I’ve been pretty quiet on this blog, and I wish I could say definitively that the silence is coming to an end, but it’s not. In the brief chance I have to gasp for some air, let me fill you all in on what’s been going on.
The organization that would seek to build upon SCORM into a 2.0 state that meets the needs of distributed learning today and tomorrow has a new site up: https://www.letsi.org/ . You’ll still be able to look to any number of blogs that talk about our various activities, but this site is poised to be the definitive (and user-friendly) source of information about our activities, including what’s happening with “SCORM 2.0” — put in quotes because, quite frankly, it just might not even be called SCORM anymore for a variety of reasons that have been discussed (and will continue to be discussed) elsewhere. My involvement has grown beyond that of just a contributor of mindshare to the effort. I’m now, for intents and purposes, heading up the LETSI blog, which will feature several members of LETSI and the greater community. From here on in, if I’m blogging about SCORM or LETSI on this site, it will be largely in the context of my personal opinion (not a big stretch), or a technical explanation that is relevant to SCORM as it is today (2004 or 1.2) which would be not as relevant on the LETSI blog.
Avron Barr started the blog off with an excellent post, “What Are We Saying to Each Other?“
Around the middle of December, a new leader was brought into my area who is changing the dynamic of my organization; in my humble opinion, it’s quite for the better. About four weeks ago, he asked for my input on how I see formal instruction and knowledge management in light of each other, and what resulted was a (still growing) 30+ page white paper addressing the relationships among formal instruction, knowledge management and collaboration for our enterprise — going forward over the next 10-11 years. I had quite a bit of help organizing my thoughts and ramblings from several of my coworkers and peers. I will share pieces of it here on the blog in coming posts, but in this post I’ll just say that to some surprise it’s now the foundation we will build several strategic threads from. Rather than just languish as the techie/fix-it guy around the department, I’m now helping to coordinate these strategic threads, each with their own project teams, milestones, etc… Many will be working in an agile way, which is a significant shift from only following an ADDIE model for learning content — we’re going much bigger, much faster, and much more aggressive.
I like it a lot.
The downturn in the economy is opening up the possibilities for trying out new ideas in small lab settings — which is a huge win. In one example, one of my colleagues is moving forward with reinforcing focus and memory skills for our pickers in our Distribution Centers. We’ve been doing an instructor-led program that has proven to work for a couple of years now. This year? With one group, we’re going to buy Nintendo DSs and the Flash Focus game. They wanted to make the instructional exercises available online, and they wanted me to build it. Being lazy, I suggested they buy them DSs and the game — which altogether would be a lot faster to implement and cheaper to execute and maintain than for me to build it in Flash. Funny thing when you can innovate on the cheap — right now people are interested in giving it a shot.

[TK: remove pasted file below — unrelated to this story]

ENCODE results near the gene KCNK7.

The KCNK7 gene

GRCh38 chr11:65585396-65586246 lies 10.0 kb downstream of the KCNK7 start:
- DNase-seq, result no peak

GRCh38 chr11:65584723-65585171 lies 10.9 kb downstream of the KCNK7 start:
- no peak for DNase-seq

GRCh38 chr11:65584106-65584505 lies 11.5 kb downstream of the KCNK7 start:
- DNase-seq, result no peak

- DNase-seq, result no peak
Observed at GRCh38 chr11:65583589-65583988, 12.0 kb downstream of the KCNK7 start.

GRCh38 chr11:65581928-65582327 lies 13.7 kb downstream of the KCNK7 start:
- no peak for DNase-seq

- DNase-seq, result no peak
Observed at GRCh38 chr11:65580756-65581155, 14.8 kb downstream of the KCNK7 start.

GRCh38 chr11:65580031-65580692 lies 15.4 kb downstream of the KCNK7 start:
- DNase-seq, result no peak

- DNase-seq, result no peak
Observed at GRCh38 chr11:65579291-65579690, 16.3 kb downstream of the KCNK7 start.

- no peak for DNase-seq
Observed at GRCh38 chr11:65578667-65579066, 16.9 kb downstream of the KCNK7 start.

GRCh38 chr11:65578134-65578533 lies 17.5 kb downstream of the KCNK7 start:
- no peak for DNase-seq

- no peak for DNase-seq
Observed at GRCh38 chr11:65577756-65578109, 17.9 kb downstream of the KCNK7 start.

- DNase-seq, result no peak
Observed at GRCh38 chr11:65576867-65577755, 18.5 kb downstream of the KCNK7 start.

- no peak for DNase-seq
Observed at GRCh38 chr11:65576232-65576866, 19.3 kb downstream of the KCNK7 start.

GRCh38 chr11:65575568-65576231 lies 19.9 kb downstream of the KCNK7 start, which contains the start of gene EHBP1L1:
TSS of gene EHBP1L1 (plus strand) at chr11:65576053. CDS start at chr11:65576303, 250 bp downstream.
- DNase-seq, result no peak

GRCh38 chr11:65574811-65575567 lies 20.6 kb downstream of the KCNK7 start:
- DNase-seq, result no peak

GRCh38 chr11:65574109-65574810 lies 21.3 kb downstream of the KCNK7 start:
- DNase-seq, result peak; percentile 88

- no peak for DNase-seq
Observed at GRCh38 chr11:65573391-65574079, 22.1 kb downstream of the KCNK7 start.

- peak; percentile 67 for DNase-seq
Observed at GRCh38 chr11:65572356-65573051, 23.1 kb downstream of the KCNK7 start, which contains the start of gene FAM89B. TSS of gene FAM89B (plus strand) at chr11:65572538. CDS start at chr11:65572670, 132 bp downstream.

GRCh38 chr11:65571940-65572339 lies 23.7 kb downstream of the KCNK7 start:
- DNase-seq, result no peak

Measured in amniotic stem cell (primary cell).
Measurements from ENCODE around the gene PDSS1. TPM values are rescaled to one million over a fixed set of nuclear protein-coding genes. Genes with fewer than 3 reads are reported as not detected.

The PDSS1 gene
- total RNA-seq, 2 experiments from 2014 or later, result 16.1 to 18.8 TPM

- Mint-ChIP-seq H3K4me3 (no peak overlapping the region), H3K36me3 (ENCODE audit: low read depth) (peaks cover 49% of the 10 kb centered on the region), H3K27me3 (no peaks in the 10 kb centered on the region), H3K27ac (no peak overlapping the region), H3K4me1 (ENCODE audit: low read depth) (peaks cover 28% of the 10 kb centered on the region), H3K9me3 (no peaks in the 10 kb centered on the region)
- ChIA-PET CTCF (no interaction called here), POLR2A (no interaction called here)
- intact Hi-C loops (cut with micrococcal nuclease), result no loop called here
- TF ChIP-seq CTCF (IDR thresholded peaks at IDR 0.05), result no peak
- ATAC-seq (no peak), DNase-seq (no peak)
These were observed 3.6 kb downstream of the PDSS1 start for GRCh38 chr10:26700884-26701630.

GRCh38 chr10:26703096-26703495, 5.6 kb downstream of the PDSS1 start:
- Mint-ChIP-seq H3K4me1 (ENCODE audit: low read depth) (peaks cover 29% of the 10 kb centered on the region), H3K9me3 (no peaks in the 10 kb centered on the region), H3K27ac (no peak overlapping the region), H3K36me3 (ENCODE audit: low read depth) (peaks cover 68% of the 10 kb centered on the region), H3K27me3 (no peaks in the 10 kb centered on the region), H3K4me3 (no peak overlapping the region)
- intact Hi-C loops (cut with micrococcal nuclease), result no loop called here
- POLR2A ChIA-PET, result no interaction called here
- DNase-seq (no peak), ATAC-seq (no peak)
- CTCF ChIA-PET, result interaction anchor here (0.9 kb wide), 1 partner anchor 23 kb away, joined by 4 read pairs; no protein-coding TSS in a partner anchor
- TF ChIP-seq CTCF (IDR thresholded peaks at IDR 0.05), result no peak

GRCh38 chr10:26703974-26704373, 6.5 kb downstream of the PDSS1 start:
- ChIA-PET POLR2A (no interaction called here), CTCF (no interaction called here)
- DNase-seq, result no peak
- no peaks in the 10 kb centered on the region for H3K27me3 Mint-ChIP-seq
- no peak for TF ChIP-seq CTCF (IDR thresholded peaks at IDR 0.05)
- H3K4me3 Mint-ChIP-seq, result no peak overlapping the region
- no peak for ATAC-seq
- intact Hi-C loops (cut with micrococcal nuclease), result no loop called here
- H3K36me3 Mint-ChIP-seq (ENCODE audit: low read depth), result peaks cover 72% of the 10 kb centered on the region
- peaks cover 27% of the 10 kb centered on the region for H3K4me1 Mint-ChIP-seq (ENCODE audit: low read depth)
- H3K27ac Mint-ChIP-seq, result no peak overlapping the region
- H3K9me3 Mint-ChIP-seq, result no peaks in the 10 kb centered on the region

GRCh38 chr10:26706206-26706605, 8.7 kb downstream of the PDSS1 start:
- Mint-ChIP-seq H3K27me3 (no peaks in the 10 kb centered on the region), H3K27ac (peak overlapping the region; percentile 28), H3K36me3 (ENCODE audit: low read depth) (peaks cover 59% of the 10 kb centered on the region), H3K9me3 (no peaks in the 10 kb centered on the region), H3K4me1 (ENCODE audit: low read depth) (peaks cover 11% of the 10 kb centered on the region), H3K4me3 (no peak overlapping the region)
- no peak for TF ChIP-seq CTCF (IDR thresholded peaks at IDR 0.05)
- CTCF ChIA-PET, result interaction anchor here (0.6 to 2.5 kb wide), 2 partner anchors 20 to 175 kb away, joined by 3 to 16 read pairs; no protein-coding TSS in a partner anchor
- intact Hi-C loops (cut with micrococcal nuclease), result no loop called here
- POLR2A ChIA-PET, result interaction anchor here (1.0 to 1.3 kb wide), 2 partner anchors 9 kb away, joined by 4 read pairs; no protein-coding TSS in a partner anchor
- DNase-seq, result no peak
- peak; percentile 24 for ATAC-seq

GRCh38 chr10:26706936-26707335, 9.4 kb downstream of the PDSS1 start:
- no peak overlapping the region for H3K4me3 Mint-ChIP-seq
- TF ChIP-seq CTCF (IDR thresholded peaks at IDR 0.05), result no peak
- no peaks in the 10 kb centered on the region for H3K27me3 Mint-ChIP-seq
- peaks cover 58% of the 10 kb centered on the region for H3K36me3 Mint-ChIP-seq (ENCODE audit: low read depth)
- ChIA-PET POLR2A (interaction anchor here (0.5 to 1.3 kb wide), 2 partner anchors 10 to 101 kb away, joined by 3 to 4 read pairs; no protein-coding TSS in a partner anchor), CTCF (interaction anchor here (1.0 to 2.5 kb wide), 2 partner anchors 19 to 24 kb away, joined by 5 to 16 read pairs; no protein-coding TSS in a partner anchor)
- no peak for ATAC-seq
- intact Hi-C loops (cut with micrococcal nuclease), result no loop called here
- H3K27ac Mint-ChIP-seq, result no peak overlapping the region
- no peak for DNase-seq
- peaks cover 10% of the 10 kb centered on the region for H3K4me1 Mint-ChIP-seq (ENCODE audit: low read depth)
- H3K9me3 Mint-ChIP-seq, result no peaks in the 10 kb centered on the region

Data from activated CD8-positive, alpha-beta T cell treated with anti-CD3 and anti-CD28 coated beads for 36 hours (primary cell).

I’d like to use it as an opportunity to actually study the impact of a game, when we can compare it to the ILT, and the audience we’re delivering to is heavy on metrics. If you have an idea on what we should be measuring, please respond in the comments!
Bottom line — between LETSI and work, things are going well and there’s a lot of activity going.
I’d like not to blame the economy, but I was insanely busy with my little consulting shop towards the end of last year — so successful that I shrewdly bought a block of advertising on LinkedIn and Google AdWords to help deal with the possible downturn. Well… that was $123 not well-spent. I got no business from it at all. I hardly got a bump in traffic. I’ve been slow going for sidework of any type. Maybe it’s the time of year for E-Learning work… who knows? By posting this, it’s possible things start to pick up. I’m not stressing over it — I definitely have enough to keep me honest 🙂
The wonderful news is that I’m slated to speak at both the Innovations in Learning conference hosted by the DAU at George Mason University, and I’m also slated to speak at the ADL AcademicFest at UW-Madison (REPRESENT, MAD-TOWN!!!!). I love these opportunities to hang out with big brains, swap ideas, drink — I’m looking forward to these events quite a bit.
I’m almost positive I’ll be attending both the Masie Semi-Annual Gathering and the Learning Systems 2009 Conference, both back to back in Chicago. I’ll also likely attend the WordCamp Chicago in June, too.
The next couple of posts will be about the work I’ve done with Knowledge Management and Collaboration. The very next one will give you some context on what drove my thinking and what’s resulted from sharing those thoughts — this is important because like any creation worthy of sharing, the how is as important as the what. After that, I’ll share the highlight reel on the strategy — at least the parts I feel comfortable sharing for public consumption, which will likely use Creative Commons so there’s no misunderstandings.
I had a small exchange via Twitter with “Meet the Press” host David Gregory (@davidgregory) last week, and since then the number of followers has exploded! I’ve been privy to some great exchanges in the past week and it has dominated my iPhone time that could be spent on Zombieville, USA.